High Country News Classifieds
  • GRAND CANYON DIRECTOR
    The Grand Canyon director, with the Grand Canyon manager, conservation director, and other staff, envisions, prioritizes, and implements strategies for the Grand Canyon Trust's work...
  • ADMINISTRATIVE ASSISTANT
    Great Old Broads for Wilderness seeks a part-time Administrative Assistant to support the organization's general operations. This includes phone and email communications, office correspondence and...
  • HISTORIC LODGE AND RESTAURANT - FULLY EQUIPPED
    Built in 1901, The Crazy Mountain Inn has 11 guest rooms in a town-center building on 7 city lots (.58 acres). The inn and restaurant...
  • ONE WILL: THREE WIVES
    by Edith Tarbescu. "One Will: Three Wives" is packed with a large array of interesting suspects, all of whom could be a murderer ... a...
  • PROGRAM DIRECTOR, SALAZAR CENTER FOR NORTH AMERICAN CONSERVATION
    The Program Director will oversee the programmatic initiatives of The Salazar Center, working closely with the Center's Director and staff to engage the world's leading...
  • WILDEARTH GUARDIANS - WILD PLACES PROGRAM DIRECTOR
    Salary Range: $70,000-$80,000. Location: Denver, CO, Portland, OR, Seattle, WA, Missoula, MT or potentially elsewhere for the right person. Application Review: on a rolling basis....
  • RIVER EDUCATOR/GUIDE + TRIP LEADER
    Position Description: Full-time seasonal positions (mid-March through October) Organizational Background: Colorado Canyons Association (CCA) is a 10 year old nonprofit organization fostering community stewardship of...
  • BOOKKEEPER/ADMINISTRATIVE ASSISTANT
    Position Description: Part-time, year-round bookkeeping and administration position (12 - 16 hours/week) $16 - $18/hour DOE Organizational Background: Colorado Canyons Association (CCA) is a 10...
  • LAND STEWARD
    San Isabel Land Protection Trust seeks a full-time Land Steward to manage and oversee its conservation easement monitoring and stewardship program for 42,437 acres in...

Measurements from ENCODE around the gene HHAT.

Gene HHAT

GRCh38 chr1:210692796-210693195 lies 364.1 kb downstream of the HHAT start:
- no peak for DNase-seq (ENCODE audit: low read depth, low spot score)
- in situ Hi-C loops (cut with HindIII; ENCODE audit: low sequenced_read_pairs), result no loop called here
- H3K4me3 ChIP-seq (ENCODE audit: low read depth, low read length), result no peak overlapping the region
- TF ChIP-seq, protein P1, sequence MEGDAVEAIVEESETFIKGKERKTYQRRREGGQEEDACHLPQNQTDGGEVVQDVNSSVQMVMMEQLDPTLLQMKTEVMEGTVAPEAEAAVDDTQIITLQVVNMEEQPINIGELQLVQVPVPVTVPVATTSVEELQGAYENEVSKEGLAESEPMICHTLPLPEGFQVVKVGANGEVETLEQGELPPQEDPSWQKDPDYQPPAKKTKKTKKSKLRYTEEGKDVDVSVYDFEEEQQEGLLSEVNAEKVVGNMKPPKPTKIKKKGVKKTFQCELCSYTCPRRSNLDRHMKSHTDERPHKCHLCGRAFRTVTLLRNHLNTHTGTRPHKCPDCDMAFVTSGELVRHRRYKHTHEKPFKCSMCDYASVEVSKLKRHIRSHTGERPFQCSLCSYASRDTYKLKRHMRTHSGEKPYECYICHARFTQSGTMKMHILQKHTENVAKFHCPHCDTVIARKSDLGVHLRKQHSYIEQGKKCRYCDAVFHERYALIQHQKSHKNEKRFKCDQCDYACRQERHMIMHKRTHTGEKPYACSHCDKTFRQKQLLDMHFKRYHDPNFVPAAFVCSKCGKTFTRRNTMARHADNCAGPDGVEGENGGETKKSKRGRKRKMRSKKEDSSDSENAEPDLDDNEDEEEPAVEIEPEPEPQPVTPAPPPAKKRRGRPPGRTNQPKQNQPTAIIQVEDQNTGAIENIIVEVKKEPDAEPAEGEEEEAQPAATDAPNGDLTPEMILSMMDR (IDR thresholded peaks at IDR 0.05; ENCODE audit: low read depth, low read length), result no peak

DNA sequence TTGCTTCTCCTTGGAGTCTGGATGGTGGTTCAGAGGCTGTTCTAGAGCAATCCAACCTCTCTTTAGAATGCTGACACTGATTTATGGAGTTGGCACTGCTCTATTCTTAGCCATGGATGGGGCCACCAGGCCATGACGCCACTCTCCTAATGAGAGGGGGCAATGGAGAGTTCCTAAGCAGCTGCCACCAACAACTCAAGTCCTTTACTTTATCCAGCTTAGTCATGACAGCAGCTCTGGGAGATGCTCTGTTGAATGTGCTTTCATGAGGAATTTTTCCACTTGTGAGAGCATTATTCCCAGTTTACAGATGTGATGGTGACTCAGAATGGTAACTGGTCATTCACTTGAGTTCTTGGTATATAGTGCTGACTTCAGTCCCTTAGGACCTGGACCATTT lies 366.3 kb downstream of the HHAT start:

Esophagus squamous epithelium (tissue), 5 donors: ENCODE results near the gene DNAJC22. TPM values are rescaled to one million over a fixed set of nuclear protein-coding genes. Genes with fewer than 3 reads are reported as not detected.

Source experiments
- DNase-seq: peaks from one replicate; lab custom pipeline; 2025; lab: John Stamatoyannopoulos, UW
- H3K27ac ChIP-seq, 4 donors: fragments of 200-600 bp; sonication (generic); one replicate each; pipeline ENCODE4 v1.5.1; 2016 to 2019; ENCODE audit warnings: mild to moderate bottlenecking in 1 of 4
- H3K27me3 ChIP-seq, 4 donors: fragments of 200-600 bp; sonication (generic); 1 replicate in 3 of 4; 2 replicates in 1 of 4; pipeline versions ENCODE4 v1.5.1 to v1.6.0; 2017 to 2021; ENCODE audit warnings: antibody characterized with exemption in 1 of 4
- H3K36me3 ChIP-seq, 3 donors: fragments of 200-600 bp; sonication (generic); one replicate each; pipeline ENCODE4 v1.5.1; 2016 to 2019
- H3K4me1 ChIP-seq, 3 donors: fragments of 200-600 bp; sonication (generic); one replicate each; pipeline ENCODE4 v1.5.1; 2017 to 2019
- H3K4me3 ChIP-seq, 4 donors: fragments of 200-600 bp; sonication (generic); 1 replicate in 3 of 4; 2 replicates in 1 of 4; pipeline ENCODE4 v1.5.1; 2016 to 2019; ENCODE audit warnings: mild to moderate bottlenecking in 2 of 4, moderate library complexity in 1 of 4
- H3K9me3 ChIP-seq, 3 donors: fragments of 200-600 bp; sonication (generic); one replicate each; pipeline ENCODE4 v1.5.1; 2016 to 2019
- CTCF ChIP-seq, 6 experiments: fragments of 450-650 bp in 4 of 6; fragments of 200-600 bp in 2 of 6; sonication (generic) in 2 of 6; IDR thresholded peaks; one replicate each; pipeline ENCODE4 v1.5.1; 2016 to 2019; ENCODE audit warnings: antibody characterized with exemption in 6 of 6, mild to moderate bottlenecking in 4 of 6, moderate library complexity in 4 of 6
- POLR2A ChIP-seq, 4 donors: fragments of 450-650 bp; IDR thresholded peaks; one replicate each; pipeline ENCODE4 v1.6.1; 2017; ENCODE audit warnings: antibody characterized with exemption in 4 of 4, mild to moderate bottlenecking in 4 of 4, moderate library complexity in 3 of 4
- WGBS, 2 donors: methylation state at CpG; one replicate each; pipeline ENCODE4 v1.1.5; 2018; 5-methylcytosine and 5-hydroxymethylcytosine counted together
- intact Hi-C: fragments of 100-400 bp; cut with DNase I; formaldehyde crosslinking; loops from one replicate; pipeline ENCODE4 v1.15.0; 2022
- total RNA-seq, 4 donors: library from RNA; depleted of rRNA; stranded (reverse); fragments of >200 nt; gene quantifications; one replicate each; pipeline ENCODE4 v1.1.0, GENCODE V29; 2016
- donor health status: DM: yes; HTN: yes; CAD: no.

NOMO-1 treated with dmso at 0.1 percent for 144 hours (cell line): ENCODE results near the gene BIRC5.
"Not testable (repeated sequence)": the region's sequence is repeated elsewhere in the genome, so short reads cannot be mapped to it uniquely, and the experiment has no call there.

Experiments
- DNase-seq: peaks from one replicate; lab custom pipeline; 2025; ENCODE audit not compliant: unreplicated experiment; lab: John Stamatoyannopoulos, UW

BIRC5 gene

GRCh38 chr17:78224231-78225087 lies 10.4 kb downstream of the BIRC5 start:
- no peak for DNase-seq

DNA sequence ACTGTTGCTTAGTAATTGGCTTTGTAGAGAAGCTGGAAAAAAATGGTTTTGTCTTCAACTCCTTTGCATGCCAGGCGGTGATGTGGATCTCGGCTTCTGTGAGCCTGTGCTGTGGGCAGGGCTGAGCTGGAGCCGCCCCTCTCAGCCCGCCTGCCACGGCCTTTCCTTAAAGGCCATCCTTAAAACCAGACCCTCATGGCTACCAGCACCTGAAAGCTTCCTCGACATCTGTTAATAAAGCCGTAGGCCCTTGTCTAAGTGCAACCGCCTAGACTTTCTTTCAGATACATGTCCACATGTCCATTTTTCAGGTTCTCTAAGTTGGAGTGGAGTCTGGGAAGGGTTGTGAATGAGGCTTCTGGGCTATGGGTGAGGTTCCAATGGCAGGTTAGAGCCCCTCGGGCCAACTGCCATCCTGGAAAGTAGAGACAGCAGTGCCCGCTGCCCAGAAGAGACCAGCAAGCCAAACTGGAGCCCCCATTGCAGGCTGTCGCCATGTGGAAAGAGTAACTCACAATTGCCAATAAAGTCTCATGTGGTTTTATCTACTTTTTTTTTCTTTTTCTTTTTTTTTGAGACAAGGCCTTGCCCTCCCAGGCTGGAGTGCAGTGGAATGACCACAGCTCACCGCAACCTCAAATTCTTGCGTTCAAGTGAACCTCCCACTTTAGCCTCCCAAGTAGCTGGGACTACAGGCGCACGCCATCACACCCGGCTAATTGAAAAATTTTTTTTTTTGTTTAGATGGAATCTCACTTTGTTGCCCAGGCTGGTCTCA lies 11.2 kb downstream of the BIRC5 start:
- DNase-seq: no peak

• EXECUTIVE DIRECTOR
    Ventana Wilderness Alliance is seeking an experienced forward-facing public land conservation leader to serve as its Executive Director. The mission of the Ventana Wilderness Alliance...
  • COMMUNICATIONS AND DEVELOPMENT DIRECTOR
    The Quivira Coalition (www.quiviracoaltion.org) is a Santa Fe-based nonprofit that builds resilience on arid working lands. We foster ecological, economic, and social health through education,...
  • GRANT WRITER
    "We all love this place we call Montana. We believe that land and water and air are not ours to despoil, but ours to steward...
  • DEVELOPMENT DIRECTOR
    The Development Director is responsible for organizing and launching a coherent set of development activities to build support for the Natural History Institute's programs and...
  • WILDLIFE PROJECT COORDINATOR
    Founded in 1936, the National Wildlife Federation (NWF or Federation) is America's largest and most trusted grassroots conservation organization with 53 state/territorial affiliates and more...
  • EXECUTIVE DIRECTOR
    The Cinnabar Foundation helps protect and conserve water, wildlife and wild lands in Montana and the Greater Yellowstone Ecosystem by supporting organizations and people who...
  • TRUSTEE AND PHILANTHROPY RELATIONS MANGER,
    Come experience Work You Can Believe In! The Nature Conservancy in Alaska is seeking a Trustee and Philanthropy Relations Manager. This position is critical to...
  • EXECUTIVE DIRECTOR AT FRIENDS OF CEDAR MESA
    -The Land, History, and People of the Bears Ears Region- The Bears Ears and Cedar Mesa region is one of the most beautiful, complex, diverse,...
  • CONSERVATION SPECIALIST
    Position will remain open until January 31, 2021 Join Our Team! The New Mexico Land Conservancy (NMLC) is a non-profit land trust organization dedicated to...
  • OLIVERBRANCH CONSULTING
    Non-Profit Management Professional specializing in Transitional Leadership, Strategic Collaborations, Communications and Grant Management/Writing.
  • GREAT VIEWS, SMALL FOOTPRINT
    Close to town but with a secluded feel, this eco-friendly home includes solar panels, a graywater reuse system, tankless hot water, solar tubes, and rainwater...